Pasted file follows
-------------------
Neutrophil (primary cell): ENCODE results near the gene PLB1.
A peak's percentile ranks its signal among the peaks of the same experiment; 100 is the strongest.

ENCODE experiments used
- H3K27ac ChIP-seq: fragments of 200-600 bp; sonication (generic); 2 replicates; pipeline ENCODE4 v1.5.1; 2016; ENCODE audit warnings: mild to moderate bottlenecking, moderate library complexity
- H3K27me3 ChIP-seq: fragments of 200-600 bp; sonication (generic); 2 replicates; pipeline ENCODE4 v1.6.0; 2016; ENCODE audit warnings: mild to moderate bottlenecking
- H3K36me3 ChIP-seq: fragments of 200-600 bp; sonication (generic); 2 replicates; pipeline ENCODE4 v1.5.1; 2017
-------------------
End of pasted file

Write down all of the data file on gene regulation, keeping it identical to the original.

Neutrophil (primary cell): ENCODE results near the gene PLB1.
A peak's percentile ranks its signal among the peaks of the same experiment; 100 is the strongest.

ENCODE experiments used
- H3K27ac ChIP-seq: fragments of 200-600 bp; sonication (generic); 2 replicates; pipeline ENCODE4 v1.5.1; 2016; ENCODE audit warnings: mild to moderate bottlenecking, moderate library complexity
- H3K27me3 ChIP-seq: fragments of 200-600 bp; sonication (generic); 2 replicates; pipeline ENCODE4 v1.6.0; 2016; ENCODE audit warnings: mild to moderate bottlenecking
- H3K36me3 ChIP-seq: fragments of 200-600 bp; sonication (generic); 2 replicates; pipeline ENCODE4 v1.5.1; 2017